The Process of Grieving
posted: Aug. 09, 2022.
Are you in denial, experiencing anger, bargaining with others or your higher power, experiencing depression, or finally arrived at the state of acceptance?
These are all healthy signs that you're going through the process of grieving.
Many of us have never been taught about grief, what it is, and how to move through it. In a world in which we experience wars, traumas, separations, natural disasters, the loss of relationships, jobs, and death of family members and loved ones, we will likely experience loss at some point in our lives.
Grief is an intense emotional experience triggered by a loss. It can be overwhelming for some, but often feels like a deep and enduring sorrow that can last months or years. Because of the emotional intensity of grief, many people avoid feeling it through avoidance behaviors that keep us distracted or suppressing the emotion all together. However, unprocessed grief can wreak havoc on our lives and often manifest as depression and anxiety later on.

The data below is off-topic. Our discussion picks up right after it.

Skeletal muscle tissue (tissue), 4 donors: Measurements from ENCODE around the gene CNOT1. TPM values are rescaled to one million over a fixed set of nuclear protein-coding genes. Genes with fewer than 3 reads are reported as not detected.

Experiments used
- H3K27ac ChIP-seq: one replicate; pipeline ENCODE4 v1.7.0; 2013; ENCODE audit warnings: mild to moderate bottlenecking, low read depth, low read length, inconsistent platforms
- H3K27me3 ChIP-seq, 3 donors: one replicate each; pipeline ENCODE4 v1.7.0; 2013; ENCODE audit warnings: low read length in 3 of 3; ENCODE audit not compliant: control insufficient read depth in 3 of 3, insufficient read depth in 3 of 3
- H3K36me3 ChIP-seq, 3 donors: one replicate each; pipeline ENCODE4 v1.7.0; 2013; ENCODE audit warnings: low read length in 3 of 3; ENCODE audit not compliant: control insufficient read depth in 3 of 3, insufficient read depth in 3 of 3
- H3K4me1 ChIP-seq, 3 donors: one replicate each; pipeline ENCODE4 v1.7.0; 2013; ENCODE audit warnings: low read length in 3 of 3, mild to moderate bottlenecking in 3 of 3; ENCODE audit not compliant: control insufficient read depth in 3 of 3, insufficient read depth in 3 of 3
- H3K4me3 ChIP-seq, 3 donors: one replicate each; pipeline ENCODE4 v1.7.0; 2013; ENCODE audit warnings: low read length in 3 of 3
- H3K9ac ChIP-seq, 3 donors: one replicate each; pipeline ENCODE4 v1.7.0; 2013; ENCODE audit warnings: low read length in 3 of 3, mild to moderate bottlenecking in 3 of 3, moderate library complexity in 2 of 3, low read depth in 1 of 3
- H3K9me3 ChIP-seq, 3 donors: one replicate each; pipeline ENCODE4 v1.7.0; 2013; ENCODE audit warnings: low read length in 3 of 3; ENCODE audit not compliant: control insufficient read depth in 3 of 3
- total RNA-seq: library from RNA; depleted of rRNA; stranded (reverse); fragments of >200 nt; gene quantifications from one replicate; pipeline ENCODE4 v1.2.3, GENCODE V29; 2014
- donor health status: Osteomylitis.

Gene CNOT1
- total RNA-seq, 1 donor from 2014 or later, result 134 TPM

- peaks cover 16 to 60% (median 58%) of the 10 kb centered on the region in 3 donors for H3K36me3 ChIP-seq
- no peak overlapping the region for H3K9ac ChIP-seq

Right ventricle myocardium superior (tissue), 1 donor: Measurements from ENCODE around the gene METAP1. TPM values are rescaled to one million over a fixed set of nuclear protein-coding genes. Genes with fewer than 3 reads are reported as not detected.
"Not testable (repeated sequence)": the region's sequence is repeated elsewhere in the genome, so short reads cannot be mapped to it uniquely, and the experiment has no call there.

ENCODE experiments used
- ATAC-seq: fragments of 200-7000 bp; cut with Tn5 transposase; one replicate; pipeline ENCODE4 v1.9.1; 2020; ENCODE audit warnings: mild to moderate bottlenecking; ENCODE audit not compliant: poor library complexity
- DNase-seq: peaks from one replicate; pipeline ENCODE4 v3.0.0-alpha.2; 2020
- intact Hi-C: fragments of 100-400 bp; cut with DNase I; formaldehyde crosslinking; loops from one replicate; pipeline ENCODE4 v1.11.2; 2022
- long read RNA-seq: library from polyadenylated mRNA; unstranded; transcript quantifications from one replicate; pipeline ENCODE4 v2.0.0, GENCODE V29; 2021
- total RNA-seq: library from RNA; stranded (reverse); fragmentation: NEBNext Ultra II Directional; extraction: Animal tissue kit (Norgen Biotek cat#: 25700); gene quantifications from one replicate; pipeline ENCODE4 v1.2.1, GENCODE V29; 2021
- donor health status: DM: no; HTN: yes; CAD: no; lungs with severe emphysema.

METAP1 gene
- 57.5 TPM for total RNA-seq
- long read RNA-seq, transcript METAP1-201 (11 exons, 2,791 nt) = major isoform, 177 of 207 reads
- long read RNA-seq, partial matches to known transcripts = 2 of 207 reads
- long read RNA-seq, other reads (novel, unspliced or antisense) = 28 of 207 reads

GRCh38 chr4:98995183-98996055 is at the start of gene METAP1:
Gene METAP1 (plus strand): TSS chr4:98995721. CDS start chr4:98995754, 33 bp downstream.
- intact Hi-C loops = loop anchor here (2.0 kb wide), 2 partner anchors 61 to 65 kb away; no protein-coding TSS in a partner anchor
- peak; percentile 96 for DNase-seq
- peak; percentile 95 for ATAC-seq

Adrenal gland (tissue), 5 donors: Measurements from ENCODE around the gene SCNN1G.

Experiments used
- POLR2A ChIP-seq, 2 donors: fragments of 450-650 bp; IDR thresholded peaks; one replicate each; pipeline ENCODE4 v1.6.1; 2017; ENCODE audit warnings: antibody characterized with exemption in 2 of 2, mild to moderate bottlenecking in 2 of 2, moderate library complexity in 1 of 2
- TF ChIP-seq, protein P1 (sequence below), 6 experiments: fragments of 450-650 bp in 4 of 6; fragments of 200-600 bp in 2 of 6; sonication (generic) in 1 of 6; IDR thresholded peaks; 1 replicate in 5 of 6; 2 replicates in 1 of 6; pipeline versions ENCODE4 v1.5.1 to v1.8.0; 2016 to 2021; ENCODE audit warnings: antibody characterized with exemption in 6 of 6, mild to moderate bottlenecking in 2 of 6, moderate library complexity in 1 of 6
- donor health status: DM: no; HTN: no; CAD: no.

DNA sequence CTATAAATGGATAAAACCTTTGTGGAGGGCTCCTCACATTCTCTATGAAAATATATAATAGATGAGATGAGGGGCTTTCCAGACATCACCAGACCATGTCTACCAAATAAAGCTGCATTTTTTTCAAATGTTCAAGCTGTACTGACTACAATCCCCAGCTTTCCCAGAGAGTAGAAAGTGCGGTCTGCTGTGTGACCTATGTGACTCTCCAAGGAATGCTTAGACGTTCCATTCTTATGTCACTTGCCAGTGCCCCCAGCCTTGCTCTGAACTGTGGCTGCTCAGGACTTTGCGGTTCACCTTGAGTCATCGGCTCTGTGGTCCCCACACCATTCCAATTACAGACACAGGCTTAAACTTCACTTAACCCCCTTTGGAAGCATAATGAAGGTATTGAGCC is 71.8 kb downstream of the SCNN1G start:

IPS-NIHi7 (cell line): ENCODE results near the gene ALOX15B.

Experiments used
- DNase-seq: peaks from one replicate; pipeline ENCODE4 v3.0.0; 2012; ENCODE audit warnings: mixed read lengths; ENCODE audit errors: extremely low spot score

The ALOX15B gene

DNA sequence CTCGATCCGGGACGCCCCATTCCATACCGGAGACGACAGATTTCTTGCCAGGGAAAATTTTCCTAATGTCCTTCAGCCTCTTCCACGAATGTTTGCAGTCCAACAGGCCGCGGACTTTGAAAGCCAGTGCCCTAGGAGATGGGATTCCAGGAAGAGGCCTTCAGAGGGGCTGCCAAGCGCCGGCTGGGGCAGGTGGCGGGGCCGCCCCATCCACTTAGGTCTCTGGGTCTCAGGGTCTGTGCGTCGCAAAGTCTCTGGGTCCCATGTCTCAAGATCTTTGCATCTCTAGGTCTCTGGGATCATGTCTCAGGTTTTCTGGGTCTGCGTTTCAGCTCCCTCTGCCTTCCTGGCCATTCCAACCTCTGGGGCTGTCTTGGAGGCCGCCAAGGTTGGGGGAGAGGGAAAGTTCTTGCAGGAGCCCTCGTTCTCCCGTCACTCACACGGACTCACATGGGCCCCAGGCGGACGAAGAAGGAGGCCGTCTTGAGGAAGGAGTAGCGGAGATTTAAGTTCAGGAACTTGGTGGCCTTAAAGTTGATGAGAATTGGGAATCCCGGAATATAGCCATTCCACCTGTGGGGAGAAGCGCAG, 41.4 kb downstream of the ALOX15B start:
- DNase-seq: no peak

Grief can blow the lid off of our container of sanity, leaving us feeling powerless, vulnerable, and lost in a world without the person, place, or thing that is no longer with us. Grieving is a marathon not a sprint. Be incredibly gentle with yourself during this time. It's okay to not feel okay.
In order to give the incredible sorrow the time and space it deserves, we must create a safe environment. This means that for our stability and mental health, we must take care of our basic needs first before addressing the despair, hopelessness, fear, and depression. Many people bypass grief because when they lose someone, they are consumed with taking care of the real life aftermath of loss, whether that's financial, housing, employment, getting food, etc. and do not have space for the debilitating sorrow in a fight or flight state. Some people put grief down until it is safe to pick it back up at a later time. For others they are grief-stricken and have to address it immediately. When your basic needs are met and you are in a more stable place, practice moving through the grief through ritual and intentional practices. Ritual can be culture specific or you can find rituals online that appeal to you. The purpose of intentional practice and ritual is to honor the loss and the grief during dedicated times. Because grief can make us feel powerless, giving intentional time and space to the grief helps us work through it on our terms. Most importantly, you will need the love of community during this difficult time. Do not go at it alone, surround yourself with the love of others to aid you in this brave journey of the broken heart.
Want to talk to a therapist about loss, grief, change, or transition in your life? Visit our website to book an appointment at https://www.daybreakcounselingcenter.com/appointment/